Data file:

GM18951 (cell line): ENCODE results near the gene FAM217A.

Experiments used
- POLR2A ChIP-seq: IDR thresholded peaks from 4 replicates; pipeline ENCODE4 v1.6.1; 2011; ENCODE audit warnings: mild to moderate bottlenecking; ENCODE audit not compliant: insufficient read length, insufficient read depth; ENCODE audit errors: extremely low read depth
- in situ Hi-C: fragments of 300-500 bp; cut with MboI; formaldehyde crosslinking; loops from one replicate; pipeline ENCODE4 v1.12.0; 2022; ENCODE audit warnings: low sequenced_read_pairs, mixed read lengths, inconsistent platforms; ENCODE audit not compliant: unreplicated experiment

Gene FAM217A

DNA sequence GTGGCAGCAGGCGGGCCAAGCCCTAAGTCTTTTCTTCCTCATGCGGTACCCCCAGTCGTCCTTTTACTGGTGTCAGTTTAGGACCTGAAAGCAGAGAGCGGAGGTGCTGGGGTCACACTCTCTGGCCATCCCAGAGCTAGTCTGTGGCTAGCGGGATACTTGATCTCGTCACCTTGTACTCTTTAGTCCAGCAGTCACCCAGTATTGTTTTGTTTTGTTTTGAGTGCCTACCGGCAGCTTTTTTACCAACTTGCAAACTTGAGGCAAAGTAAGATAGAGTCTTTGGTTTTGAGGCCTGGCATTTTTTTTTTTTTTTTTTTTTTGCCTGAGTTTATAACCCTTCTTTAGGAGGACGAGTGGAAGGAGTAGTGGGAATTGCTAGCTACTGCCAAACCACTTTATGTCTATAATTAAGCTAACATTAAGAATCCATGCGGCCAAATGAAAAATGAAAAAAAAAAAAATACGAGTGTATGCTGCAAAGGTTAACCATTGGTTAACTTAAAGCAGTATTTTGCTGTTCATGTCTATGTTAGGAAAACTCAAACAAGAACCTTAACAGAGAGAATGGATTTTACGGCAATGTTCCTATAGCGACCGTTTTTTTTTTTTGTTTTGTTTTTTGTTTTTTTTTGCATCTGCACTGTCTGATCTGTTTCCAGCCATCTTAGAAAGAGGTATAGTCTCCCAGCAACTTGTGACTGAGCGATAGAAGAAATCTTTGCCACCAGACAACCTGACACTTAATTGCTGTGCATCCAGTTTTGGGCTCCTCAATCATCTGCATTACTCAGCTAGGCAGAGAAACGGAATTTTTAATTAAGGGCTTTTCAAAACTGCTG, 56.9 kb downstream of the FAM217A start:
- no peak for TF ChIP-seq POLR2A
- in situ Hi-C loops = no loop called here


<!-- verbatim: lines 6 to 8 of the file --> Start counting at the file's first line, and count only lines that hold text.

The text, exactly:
DNA sequence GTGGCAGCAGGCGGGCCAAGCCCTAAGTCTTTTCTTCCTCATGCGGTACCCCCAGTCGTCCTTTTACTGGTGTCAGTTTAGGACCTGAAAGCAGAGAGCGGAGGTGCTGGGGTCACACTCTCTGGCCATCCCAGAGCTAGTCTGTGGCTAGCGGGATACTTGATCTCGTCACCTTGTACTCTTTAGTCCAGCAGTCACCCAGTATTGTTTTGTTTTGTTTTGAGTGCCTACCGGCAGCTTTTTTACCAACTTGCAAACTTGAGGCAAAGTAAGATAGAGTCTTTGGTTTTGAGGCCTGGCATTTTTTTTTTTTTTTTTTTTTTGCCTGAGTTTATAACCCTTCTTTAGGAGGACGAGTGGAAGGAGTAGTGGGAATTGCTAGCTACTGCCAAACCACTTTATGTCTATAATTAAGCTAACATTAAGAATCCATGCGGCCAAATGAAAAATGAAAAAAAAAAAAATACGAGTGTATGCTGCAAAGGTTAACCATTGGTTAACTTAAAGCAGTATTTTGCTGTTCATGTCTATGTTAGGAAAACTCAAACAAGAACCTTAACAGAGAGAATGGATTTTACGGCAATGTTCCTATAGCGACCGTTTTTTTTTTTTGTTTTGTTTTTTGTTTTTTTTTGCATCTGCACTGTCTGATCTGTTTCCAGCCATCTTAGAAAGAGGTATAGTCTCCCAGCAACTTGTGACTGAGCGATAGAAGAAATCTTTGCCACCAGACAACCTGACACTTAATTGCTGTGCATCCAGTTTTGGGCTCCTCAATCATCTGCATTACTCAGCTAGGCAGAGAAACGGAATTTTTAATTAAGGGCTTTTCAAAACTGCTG, 56.9 kb downstream of the FAM217A start:
- no peak for TF ChIP-seq POLR2A
- in situ Hi-C loops = no loop called here